Smart light bulbs – like the Philips’ Hue connected bulbs or those from LG, GE or Samsung – are an easy jumping off point for those wanted to experiment in the “connected home” arena without the complexity or costs involved with the installation of a full “smart home” system. But even still, those bulbs aren’t cheap: A 3-bulb starter pack of Hue bulbs is retailing for $200 on Amazon, for example.
But a new company called Emberlight wants to make it easier and more affordable for you to enjoy the benefits of a connected bulb by offering a product that works with your existing lightbulbs. It also doesn’t require the “wireless hub” that ship with competing smart bulb products.
That company, called Emberlight, grew out of CEO Atif Noori‘s “hacking around” with Arduino boards last July. Born and raised in Silicon Valley to parents who had worked at places like Atari, A&D, and Digital Equipment, Noori’s own background is in the semiconductor industry. After receiving his PhD in semiconductor devices at UCLA, he spent 8 years at Applied Materials developing and shipping low-power technology products.
“I’ve always been interested in connected devices and semiconductor devices since my undergrad years,” says Noori. But, he adds, “it seemed more logical to decouple the connectivity of the lightbulb. That’s where I came up with the idea [for Emberlight]. I think LEDs are a great thing, but I look at them as more of a commodity. I think the connectivity is the more valuable part of the solution,” he says.
To bring Emberlight to market, Noori brought on an experienced team of designers and engineers, which includes co-founders Gordon Kwan (hardware) who worked at Raytheon, Intevac, and Enphase; Steve Arnold (designer) an ex-Googler, also of Autodesk; Kevin Wolf (firmware), of Raytheon and Booz Allen; and Levi Wolfe (cloud), who has worked at Yahoo, Adify and Dynamic Signal.
Other team members include Kevin Rohling, whose mobile testing platform Cisimple was recently acquired by Electric Cloud; David Sanghera (marketing) who worked with DreamWorks, Oracle, Involver, and TrackR; and former Acer CTO Arif Maskatia is a technical advisor.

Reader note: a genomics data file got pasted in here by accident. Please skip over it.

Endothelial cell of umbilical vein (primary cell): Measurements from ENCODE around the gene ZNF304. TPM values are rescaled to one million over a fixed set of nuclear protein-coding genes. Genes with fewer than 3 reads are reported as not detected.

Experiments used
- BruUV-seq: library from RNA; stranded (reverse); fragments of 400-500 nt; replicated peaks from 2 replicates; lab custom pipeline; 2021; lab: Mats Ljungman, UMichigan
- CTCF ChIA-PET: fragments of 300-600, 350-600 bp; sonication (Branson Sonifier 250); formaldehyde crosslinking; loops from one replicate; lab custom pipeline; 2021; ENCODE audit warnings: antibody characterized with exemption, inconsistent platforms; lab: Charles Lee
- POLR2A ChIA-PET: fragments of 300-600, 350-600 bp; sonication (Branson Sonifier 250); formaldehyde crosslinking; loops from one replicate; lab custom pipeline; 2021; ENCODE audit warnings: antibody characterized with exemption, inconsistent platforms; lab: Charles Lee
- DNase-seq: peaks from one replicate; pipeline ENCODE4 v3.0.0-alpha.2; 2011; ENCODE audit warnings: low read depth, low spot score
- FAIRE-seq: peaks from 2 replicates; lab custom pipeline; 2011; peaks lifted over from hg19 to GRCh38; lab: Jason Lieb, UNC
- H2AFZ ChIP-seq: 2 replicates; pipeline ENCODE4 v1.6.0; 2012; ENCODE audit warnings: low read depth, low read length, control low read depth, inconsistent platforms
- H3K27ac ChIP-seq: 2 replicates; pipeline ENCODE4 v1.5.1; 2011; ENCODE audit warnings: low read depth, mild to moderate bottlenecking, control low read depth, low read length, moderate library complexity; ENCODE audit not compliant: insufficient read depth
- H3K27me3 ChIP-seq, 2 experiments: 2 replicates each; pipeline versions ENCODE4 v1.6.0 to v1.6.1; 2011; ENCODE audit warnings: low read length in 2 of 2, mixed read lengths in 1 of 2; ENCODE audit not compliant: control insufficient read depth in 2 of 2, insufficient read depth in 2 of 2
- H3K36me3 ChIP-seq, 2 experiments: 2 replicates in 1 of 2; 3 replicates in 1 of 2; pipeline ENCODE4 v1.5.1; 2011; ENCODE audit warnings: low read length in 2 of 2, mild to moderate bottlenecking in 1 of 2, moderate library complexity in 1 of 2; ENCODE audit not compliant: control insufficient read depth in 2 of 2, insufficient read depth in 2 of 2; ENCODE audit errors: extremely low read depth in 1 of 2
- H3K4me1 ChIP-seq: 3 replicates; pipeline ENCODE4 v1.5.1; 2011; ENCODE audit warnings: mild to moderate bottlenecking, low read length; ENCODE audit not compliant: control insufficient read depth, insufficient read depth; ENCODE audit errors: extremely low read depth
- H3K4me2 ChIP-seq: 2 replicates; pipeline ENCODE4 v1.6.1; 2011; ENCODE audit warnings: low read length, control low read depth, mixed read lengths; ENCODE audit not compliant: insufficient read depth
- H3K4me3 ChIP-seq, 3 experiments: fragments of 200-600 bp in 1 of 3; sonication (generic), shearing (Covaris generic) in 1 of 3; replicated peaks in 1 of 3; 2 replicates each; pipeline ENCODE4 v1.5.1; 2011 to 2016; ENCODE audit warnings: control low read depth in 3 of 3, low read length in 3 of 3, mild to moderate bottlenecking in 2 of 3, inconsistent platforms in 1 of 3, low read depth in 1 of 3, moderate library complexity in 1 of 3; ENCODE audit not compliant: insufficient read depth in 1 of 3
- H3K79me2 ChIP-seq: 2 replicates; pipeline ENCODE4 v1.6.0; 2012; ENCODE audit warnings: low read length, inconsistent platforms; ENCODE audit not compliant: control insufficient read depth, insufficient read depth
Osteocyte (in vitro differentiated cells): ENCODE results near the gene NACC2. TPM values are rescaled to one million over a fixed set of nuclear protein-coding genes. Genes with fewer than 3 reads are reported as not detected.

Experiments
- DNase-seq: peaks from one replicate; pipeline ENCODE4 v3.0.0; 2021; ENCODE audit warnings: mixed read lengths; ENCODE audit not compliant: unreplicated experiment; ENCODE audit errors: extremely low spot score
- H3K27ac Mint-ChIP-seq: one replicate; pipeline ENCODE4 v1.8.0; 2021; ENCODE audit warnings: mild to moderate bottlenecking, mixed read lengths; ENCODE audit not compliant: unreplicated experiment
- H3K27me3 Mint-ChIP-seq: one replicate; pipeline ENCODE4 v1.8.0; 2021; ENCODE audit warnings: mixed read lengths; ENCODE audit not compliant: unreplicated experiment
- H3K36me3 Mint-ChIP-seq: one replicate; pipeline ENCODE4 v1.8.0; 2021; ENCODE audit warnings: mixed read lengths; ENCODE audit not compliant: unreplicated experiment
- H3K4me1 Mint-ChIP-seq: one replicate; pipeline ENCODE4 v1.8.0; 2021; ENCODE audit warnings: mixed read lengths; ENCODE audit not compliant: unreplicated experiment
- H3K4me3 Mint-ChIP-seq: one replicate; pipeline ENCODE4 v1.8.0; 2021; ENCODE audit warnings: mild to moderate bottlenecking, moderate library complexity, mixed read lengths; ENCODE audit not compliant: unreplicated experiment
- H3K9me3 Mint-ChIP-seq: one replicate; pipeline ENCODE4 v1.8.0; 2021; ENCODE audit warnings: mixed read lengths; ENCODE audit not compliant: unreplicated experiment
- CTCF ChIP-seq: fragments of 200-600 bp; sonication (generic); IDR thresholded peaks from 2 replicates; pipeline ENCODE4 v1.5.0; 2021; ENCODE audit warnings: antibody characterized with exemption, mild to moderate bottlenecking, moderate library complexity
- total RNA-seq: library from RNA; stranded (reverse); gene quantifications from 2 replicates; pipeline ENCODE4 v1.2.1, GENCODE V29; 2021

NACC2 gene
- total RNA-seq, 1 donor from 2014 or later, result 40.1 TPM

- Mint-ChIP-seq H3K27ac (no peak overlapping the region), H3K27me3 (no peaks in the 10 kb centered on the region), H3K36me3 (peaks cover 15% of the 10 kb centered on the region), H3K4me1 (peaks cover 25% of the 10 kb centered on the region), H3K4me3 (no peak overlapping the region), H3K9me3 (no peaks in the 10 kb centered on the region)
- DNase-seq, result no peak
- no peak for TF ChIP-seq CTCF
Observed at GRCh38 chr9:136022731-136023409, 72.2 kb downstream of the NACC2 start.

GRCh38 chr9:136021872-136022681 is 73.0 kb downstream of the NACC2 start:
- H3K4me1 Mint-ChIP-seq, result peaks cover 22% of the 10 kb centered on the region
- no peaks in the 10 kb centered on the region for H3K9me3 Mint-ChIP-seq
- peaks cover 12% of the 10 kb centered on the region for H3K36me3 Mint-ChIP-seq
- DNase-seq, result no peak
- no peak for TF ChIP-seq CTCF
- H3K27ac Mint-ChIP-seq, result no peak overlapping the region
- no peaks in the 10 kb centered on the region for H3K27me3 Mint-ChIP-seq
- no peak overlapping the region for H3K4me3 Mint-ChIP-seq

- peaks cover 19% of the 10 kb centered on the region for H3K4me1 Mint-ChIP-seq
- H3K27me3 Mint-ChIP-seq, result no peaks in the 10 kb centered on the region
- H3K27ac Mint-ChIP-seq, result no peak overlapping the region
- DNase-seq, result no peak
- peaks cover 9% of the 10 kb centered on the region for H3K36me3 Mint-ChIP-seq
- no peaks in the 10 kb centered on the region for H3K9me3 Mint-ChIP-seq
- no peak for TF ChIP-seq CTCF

“I think the advantage our team has is that we’re all industry veterans – we all have 10 to 20 years experience,” notes Noori.
How It Works
As for the Emberlight device itself, the product is simple to set up. The Emberlight works with any existing dimmable bulb, including incandescent bulbs, halogens, dimmable CFLs, and dimmable LEDs. The team is also planning for a future version of Emberlight that would work with any bulb – dimmable or not.
To use Emberlight, you just screw in your current lightbulb to the Emberlight base, then configure the Wi-Fi connection via your smartphone. There is no additional hardware, like a wireless hub, required.
Emberlight actually uses a combination of Bluetooth and Wi-Fi, Noori says, which allows for a simple set up process as the phone will automatically see the bulbs you want to get connected. Then it’s just matter of selecting your Wi-Fi network and typing in the password.
After the device is set up, you’re able to control your lights from your mobile phone (iOS or Android) via an accompanying app which is also currently in development. This will allow you to enjoy all the features that most connected bulbs offer, like the ability to dim them or turn them on and off from your phone, configure a variety of “mood” presets (like lighting for a romantic dinner, e.g.), configure groups, set up a vacation mode for turning lights on and off while away, and even configuring a bulb to gradually get brighter so it can function as a more natural alarm clock.
The team is also working on a feature that will allow bulbs to turn on or off as you enter and exit a room, but though the Emberlight hardware will support this function, the software isn’t quite finished.
But Noori explains the process may involve using the Bluetooth signal strength in combination with the user setup process, allowing you to optionally “configure” your room size by pressing a button then walking to your door while holding your phone. When this feature is finished, it will ship to all Emberlight customers via a software update.
The team has been participating in the Orange Fab accelerator in San Francisco, but outside of the $20,000 in seed funding involved with that program, the company has been bootstrapping their efforts.
Today, Emberlight is live on Kickstarter where they’re aiming to raise $50,000 to bring the product to manufacturing.
Kickstarter backers can pre-order devices starting at $49 per bulb, and going up to a 10-pack for $399. The plan is to later bring retail costs of the bulb down to $60 per bulb, or $499 for 10, depending on the costs at volume Emberlight can achieve.